But how about mRNA? How about DNA vaccines? How about ‘Gene Therapy’ about genetically having the ability to do anything they wish – and if you fallow Dr Malone (patent holder of mRNA tech) you will not believe what they can do with that. And we know what they think of informed consent.

OK – how about Digital Currency? So every penny in and out of your ‘Wallet’ is tracked by your bank account with the Central Bank. It will be on your phone, by the way – so every second you are GPS, every person near you is also recorded near you – then the cameras everywhere – they have almost perfect Facial recognition – and if masked, Gait Identification, and if you write, Syntax Identification, and Retina scan Identification, finger print – your Genome, your DNA will be on it – you will be OWNED! Your Social Credit Score will be your life. Do something they do not like and your ‘money’ will not spend – or on how you want it anyway…..

Hey – it goes on and on – but this writer is standing on the rail road tracks looking South as a Bullet Train coming from the North is about to splat him like a bug…. ‘Nothing to see here’ SPLAT!

Saul D
Saul D
22 days ago

3D printing. Robotics. IoT. Alexa/Echo and everyday voice and face recognition. Huge joining up of data. And, just now, generative AI which is about to explode and rewire your head.

Snapper AG
Snapper AG
22 days ago
Reply to  Saul D

AI has yet to make one person’s life better. Alexa and Echo are gee gaws to amuse the masses. iPhones, Google, Facebook, etc. are largely the same. Empty amusements that don’t make us better off. There’s no productivity gain, no increase in output, i.e. no actual progress.Arguably, they make us worse off. That’s what Thiel and others mean.
If massive technological change leads to minimal improvement in standards of living, it’s not progress, it’s a diversion.

Last edited 22 days ago by Snapper AG
Adam Bartlett
Adam Bartlett
22 days ago
Reply to  Snapper AG

Excellent comment. And excellent article by Mr Franklin. I’m sure you dont litterally mean AI isn’t making one person’s life better, it’s definetly helped many millions. But may be a net -ve, and become even more so if generative AI & the other next gen tech goes main stream. I see rationalism (or more precisely Left brain thinking in the Ian McGilchrist sense) as the main underlying cause of our current malaise. Various contemporary artists are trying to cure this with works that bring back a sense of the numinous. Some have been horrified by the recent trend for “AIs to fix paintings” – which they see as the exact opposite of needed re-enchantment.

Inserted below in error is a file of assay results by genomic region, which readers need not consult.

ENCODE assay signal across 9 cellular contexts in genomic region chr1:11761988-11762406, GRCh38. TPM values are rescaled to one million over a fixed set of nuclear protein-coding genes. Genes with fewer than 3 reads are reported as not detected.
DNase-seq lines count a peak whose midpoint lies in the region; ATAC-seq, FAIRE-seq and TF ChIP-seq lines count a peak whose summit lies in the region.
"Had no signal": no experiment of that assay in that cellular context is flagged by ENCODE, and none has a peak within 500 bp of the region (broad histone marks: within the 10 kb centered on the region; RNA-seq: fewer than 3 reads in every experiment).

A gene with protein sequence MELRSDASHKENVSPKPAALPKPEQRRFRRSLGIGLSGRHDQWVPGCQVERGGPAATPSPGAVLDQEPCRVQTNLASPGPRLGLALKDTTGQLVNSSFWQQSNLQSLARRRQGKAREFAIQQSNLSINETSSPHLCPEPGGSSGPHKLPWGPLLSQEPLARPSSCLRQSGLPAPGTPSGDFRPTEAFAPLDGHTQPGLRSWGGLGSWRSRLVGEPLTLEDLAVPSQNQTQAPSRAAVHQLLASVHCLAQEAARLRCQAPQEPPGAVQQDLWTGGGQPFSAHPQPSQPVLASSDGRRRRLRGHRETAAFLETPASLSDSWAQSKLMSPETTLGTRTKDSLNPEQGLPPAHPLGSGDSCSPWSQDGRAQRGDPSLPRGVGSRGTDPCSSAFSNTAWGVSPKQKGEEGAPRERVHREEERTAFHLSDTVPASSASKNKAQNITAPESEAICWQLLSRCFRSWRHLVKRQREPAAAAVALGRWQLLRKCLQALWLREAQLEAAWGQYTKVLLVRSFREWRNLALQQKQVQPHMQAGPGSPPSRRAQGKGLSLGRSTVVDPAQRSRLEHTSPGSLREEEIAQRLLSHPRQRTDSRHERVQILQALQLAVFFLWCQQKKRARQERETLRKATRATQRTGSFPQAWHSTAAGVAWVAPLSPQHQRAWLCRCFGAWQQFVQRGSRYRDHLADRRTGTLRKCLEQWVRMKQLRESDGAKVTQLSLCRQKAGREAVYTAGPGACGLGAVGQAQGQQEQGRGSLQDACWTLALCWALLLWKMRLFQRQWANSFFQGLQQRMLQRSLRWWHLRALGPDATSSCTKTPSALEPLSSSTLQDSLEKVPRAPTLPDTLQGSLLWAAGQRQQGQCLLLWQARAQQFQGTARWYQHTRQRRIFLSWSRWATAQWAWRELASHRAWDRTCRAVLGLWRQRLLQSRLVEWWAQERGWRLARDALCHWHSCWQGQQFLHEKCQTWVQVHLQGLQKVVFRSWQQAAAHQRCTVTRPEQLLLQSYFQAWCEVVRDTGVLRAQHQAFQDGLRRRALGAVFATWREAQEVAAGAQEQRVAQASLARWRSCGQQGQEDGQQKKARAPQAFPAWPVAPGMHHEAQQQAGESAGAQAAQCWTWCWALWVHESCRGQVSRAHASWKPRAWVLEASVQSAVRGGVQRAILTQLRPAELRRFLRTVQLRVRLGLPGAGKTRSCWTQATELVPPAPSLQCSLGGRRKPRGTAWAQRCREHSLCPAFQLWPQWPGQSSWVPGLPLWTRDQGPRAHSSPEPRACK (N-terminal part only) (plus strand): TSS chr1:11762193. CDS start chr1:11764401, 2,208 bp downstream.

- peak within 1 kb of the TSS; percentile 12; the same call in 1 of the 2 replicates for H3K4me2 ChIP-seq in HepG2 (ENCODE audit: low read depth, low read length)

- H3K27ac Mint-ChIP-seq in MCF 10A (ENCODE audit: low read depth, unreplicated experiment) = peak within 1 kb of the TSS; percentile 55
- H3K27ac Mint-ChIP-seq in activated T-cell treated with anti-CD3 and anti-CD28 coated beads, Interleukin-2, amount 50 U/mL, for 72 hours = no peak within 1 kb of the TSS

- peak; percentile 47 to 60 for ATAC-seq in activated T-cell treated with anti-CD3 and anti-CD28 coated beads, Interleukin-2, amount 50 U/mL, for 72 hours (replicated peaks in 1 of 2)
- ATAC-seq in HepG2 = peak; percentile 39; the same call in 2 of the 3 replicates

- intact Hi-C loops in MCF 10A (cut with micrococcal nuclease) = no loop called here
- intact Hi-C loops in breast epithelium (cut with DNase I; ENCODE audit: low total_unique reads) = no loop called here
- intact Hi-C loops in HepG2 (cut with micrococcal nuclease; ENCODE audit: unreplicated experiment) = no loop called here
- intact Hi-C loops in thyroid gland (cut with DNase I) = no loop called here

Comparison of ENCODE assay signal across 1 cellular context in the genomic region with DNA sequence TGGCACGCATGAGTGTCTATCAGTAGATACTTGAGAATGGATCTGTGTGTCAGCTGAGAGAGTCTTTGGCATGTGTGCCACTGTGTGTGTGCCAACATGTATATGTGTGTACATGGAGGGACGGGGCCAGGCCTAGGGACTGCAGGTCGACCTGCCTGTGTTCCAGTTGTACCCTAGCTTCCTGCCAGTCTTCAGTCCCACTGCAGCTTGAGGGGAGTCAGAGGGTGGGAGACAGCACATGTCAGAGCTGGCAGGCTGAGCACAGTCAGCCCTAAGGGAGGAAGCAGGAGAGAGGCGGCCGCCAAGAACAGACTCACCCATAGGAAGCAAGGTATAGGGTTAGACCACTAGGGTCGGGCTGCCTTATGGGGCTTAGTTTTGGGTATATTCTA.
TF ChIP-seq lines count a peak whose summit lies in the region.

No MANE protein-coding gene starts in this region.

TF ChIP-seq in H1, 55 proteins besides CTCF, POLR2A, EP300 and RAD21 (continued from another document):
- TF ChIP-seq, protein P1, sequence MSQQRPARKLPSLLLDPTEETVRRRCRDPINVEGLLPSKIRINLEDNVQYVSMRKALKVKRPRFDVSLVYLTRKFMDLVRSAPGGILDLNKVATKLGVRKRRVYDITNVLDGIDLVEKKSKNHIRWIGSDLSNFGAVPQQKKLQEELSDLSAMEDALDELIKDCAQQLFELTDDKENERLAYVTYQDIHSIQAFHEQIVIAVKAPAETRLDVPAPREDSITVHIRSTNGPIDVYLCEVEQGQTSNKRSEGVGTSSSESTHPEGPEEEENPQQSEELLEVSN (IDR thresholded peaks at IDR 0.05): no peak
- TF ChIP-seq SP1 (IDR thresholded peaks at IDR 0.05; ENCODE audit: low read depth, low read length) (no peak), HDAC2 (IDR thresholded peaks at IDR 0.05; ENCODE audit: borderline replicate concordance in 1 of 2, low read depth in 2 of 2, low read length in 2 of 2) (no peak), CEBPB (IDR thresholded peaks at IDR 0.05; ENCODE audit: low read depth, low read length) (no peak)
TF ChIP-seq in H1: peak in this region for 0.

Or to give a more topical example, Virtual Reality is begining to take over from sexbots as perhaps the best cope for incels. But even above average young men are indulging, and then finding when they get intimate with a real lass, they can’t get physically aroused. “Oh, I must be demisexual, it’s as we dont have a strong enough emotional bond..” Well maybe, but fare more liekly they have PIED due to indulging in too good porn.
That said, I try to remain mostly optimistic about tech., as unless God is going to directly take a hand I dont’ see what else is going to save us.

Nicky Samengo-Turner
Nicky Samengo-Turner
22 days ago
Reply to  Snapper AG

If i grow a beard and learn to speak via my rectum, will I be able to understand all this?

Mr Veen
Mr Veen
21 days ago

It can’t hurt, but remedial reading lessons are probably a better use of your time.

laurence scaduto
laurence scaduto
21 days ago
Reply to  Saul D

None of which compares to the real effects of the invention of functional, large scale automatic switching for the telephones. Real privacy; no more operator in the middle. A revolution in every aspect of life.
The invention of the telephone gets all the attention. But it was barely better than the telegraph until we got the auto-switchboard.
Now if someone could come up with truly effective auto-moderation for social media sights, so as to avoid the horror, I think you’d see a real lasting change.

Norman Powers
Norman Powers
22 days ago

What about the actual progress in space technology, that converts courtesy of Mr Musk? That’s exactly the sort of thing Thiel wanted. Also there were a whole bunch of flying car startups in the valley in the last ten years. You haven’t heard of them mostly because the tech still isn’t affordable and regulations aren’t friendly to such ideas, but it’s not due to lack of trying. All in the last ten years.